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SA parents are buckling up their kids: More than 19 000 says 'safety first'

2017-07-06 12:01

NEW IN SA: This is the portable cotton child cars seat harness being sold online in South Africa. Image: dudesgadget.com

Janine Van der Post

Cape Town - Earlier in June, Wheels24 reported that a new car seat 'safety harness' was available to the public as an "alternative" for parents who can't afford pricey car seats.

We asked Wheels24 readers whether they buckle-up their children and our homepage poll garnered more than 22 000 responses.

Reassuringly, more than 19 000 or 86% of respondents won't move their vehicle until their kids are strapped in.  

Here's what readers said: 

  • My car doesn't move if the kids aren't strapped in - 19696 votes (86%)
  • I often forget to buckle the kids up 5% 1071 votes (5%)
  • I can’t afford it, it's too expensive 10% 2221 votes (10%)

READ: New car seat safety harness in SA 'could be harmful' - Wheel Well

Wheel Well's Peggie Mars says: "All parents want to protect their children as best they can. When it comes to child car safety, the correct child car seat can seem extremely expensive and some parents may be tempted to choose a cheaper alternative."

Mars explains that this has led to thousands of unsuspecting parents across the world purchasing inexpensive “portable” car seat harnesses online. These “cheaper” options offer parents a false sense of security and do not help to prevent injury or death.

"We are anxious to inform parents of the hazards of using this kind of device instead of a proper child car seat which conforms to EU regulations," she adds. 

Several years ago, the Daily Mail reported, and conducted crash tests, on this type of car seat being sold online, claiming that is an "unsafe alternative" for child car seats. The tests revealed that the 'seat' - which is actually just a cloth harness - breaks in crash tests at speeds slower than 60km/h.

Wheels24's Janine Van der Post says: "Being a mother to a toddler, it's imperative that my child is always buckled up in her car seat. To be honest, there are days when she outright refuses to be strapped in and I think 'is there no other alternative?' It's a draining experience and often I'm left bawling my eyes out, along with my child, but  eventually she ends up in her seat.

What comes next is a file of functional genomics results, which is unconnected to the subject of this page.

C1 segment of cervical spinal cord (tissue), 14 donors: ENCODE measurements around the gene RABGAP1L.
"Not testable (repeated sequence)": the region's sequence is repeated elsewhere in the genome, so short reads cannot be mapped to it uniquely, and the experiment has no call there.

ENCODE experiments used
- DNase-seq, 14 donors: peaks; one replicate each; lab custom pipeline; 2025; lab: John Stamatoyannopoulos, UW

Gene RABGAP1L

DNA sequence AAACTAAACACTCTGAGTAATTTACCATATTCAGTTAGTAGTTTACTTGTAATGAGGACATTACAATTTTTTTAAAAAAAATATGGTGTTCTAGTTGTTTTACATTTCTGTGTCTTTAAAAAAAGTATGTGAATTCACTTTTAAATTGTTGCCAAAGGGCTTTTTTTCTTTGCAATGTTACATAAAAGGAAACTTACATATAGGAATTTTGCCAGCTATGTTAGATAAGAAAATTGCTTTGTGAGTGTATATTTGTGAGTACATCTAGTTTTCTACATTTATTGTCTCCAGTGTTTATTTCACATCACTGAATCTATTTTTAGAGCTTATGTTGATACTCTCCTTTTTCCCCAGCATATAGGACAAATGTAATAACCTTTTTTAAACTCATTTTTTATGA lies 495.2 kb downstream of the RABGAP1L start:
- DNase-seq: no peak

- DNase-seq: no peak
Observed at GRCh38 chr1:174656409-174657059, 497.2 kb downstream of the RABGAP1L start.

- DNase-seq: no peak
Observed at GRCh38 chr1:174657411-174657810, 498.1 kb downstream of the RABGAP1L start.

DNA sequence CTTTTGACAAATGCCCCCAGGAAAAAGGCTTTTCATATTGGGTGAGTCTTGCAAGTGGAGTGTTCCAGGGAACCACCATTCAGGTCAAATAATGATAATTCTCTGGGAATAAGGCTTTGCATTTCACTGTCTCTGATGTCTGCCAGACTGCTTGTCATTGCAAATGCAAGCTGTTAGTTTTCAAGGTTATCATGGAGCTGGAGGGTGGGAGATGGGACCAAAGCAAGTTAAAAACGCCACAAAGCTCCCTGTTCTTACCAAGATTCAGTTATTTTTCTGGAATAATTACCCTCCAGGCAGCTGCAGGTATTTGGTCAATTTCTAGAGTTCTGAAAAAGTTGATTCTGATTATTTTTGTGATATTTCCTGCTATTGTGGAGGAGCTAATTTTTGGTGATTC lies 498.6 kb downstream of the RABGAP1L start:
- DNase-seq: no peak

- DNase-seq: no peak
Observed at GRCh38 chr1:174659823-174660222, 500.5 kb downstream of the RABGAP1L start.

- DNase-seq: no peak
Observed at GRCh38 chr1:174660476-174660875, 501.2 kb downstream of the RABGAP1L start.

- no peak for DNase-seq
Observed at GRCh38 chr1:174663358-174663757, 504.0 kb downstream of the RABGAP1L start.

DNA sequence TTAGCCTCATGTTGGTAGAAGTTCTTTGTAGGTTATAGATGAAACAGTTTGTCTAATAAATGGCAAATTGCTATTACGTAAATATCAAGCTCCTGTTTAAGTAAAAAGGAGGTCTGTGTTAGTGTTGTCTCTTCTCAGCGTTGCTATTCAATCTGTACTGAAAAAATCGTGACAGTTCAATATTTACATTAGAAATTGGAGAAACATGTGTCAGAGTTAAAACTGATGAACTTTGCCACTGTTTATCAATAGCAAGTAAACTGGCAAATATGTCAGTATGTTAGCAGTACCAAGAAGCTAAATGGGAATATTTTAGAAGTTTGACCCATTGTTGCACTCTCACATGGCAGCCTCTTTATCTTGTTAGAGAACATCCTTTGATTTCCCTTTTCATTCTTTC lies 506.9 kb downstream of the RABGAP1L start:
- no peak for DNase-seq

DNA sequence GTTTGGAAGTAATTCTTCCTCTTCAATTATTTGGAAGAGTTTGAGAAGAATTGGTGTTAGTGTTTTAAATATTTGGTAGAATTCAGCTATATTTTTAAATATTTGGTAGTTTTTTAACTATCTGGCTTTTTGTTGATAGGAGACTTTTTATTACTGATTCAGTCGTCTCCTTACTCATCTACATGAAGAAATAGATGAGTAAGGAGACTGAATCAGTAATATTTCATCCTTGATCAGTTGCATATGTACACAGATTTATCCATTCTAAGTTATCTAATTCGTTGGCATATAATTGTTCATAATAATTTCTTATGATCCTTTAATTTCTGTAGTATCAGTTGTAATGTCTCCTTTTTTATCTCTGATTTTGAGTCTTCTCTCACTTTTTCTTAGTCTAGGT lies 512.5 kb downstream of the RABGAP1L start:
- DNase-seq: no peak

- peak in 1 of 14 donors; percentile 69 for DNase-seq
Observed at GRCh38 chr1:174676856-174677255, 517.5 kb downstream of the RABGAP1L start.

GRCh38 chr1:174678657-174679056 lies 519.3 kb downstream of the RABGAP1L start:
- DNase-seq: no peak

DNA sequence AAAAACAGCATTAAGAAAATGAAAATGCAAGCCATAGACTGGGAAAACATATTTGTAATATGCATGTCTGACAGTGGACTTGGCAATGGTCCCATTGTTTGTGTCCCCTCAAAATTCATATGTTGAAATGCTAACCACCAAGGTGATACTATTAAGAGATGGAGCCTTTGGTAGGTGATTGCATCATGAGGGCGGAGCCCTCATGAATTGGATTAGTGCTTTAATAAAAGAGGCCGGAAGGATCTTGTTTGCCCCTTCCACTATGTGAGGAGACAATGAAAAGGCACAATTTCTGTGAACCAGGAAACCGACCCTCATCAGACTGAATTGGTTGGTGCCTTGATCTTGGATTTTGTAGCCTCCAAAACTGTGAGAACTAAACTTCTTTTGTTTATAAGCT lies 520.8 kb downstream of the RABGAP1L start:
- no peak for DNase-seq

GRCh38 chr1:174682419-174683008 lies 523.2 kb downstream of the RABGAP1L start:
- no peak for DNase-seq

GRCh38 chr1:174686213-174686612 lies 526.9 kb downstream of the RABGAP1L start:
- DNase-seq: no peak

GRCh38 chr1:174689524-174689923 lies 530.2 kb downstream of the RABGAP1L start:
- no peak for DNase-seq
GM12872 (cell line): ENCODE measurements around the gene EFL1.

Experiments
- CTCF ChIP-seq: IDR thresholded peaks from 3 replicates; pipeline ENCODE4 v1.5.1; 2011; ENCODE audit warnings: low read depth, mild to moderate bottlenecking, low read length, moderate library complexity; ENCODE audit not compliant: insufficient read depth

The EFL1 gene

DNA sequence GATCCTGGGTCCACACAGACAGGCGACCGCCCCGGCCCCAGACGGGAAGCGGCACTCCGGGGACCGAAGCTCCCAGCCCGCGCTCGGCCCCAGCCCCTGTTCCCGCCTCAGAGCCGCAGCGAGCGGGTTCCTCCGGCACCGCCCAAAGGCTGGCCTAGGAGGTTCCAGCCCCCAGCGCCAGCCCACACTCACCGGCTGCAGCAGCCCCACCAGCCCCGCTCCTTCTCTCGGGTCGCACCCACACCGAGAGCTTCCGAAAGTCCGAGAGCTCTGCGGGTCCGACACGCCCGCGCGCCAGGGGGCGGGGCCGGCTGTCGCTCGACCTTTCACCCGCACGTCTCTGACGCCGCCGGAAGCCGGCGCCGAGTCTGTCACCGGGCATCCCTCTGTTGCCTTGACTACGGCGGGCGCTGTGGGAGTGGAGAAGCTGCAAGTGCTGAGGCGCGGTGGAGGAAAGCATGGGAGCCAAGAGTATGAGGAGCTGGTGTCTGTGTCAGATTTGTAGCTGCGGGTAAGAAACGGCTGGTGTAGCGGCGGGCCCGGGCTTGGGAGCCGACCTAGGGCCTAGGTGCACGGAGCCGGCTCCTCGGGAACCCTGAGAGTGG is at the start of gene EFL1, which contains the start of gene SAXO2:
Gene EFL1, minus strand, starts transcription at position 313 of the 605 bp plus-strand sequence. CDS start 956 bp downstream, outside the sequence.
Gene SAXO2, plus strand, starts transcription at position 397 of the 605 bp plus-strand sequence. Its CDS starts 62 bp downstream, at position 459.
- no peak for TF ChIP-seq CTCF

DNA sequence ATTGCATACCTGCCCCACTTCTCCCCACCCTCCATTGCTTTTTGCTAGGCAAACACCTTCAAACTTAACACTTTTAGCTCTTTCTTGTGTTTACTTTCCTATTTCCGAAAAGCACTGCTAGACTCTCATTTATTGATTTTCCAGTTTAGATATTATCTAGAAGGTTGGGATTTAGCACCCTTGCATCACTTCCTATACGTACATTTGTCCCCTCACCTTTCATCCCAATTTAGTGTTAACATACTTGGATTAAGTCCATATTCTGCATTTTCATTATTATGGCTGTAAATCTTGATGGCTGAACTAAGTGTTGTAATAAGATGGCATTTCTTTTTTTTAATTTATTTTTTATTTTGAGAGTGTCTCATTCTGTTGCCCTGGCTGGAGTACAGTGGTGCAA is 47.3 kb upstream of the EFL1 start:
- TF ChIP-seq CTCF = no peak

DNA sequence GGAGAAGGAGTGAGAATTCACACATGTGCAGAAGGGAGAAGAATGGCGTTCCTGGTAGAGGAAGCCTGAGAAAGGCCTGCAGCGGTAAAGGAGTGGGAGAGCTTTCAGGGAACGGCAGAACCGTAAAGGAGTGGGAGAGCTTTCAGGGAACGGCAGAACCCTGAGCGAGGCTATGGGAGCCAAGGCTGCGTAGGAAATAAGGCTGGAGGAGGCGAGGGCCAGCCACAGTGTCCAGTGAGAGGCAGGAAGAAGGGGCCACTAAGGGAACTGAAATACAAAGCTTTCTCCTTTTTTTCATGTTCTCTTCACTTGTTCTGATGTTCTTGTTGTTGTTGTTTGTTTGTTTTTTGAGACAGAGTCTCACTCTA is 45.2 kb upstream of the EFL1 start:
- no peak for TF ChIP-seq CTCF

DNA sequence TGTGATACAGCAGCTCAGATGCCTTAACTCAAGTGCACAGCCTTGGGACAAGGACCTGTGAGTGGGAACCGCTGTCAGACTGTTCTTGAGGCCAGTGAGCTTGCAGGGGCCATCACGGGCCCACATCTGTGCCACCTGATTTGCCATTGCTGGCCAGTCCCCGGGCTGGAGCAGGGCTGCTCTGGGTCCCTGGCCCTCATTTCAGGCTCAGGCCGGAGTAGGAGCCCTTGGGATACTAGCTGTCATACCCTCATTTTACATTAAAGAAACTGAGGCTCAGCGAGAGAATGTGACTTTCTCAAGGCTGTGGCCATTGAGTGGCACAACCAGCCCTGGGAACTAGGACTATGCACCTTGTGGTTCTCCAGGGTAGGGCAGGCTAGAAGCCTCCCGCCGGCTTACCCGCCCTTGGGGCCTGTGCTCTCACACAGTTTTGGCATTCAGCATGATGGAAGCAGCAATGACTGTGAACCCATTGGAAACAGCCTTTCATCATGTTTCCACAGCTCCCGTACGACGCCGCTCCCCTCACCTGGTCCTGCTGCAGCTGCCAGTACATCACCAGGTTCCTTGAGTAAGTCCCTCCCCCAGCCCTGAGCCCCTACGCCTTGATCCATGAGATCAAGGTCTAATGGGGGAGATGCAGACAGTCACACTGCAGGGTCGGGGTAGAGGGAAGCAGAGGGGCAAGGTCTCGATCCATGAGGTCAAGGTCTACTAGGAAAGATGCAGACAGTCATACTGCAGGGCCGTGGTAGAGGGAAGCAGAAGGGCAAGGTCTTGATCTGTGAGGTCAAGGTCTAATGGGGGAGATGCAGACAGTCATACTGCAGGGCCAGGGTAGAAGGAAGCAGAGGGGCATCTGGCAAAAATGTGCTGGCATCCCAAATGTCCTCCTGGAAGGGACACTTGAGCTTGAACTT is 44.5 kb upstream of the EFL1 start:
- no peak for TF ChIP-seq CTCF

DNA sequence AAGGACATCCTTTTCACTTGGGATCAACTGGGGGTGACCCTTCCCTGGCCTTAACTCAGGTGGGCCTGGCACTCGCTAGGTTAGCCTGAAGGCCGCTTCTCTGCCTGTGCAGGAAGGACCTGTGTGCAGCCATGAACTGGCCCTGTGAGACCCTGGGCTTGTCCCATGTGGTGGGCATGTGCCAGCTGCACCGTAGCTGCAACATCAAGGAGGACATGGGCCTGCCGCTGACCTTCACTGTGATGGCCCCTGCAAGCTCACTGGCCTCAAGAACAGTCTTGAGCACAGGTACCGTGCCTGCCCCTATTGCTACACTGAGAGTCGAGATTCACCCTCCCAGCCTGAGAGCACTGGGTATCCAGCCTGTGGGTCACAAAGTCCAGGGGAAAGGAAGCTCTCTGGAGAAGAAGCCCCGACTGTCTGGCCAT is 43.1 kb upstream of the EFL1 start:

"This 'cheap' harness now available online in SA (for about R520) could very-well be beneficial to parents who can't afford a car seat. If that's the dilemma, rather save up another month or two for an extra R100 or R200 and you can still purchase a car seat for less than R1000. Your child's safety if paramount and it's well worth more than a few hundred rands. Or, parents can contact Wheel Well - the organisation helps collect donated second-hand car seats and distributes it those families who can't afford to buy one."

READ: Readers respond - Biggest reason for parent's not buckling up their kids

Parent24's Zayaan Schroeder: "Car seats are a non-negotiable for me. Watching crash test videos is enough to make any parent make sure that their kids are in SABS approved car seats. If it hasn't been tested, my kid is not being driven around in it. There is no way I would use a cheap alternative to save a buck because my kid's life is worth more to me than that money saved."

Watch the shocking crash test below:

Readers respond

Colleen Barnes: "It's becoming increasingly difficult for consumers to assess the safety of products. Consumers no longer trust the sincerity of those critising new, alternative cheaper products because it is common knowledge that monopolistic manufacturers do anything and everything to safeguard their market share. Hence when cheaper, competitive products are discredited, consumers remain skeptical.

"This has been evident with monopolistic pharmaceutical who criticise cheaper generic products or fund research to discredit competitive products. 

"If manufacturers of baby car seats are really that concerned about safety of babies they will not price baby car seats beyond the pockets of working families. It is their greed for unconscionable profits that leave many babies at risk because car seats have become unaffordable for most families.  

"The cheaper alternatives at least provide some measure of safety for families who cannot afford the allegedly safer car seats that are ridiculously priced." 

Lee Rato Mokoena: "I am a HUGE 'spokesperson' for car-seat safety. I wish we would have the same laws in SA like the US that if found guilty of no car seat you get arrested. Point blank. It makes me cringe when parents are strapped in all cosy with their seabelts, and the child is wondering around in the backseat not strapped in. If you can afford a car, you most definitely can afford a car seat."

Lorrin Jarvis: "I am very happy that you published the article about these 'cheap and nasty' car seats now available online and informing the public about their non-existent safety standards. We need to educate the general public about what options they do have and how vitally important it is for children to be strapped into a vehicle."

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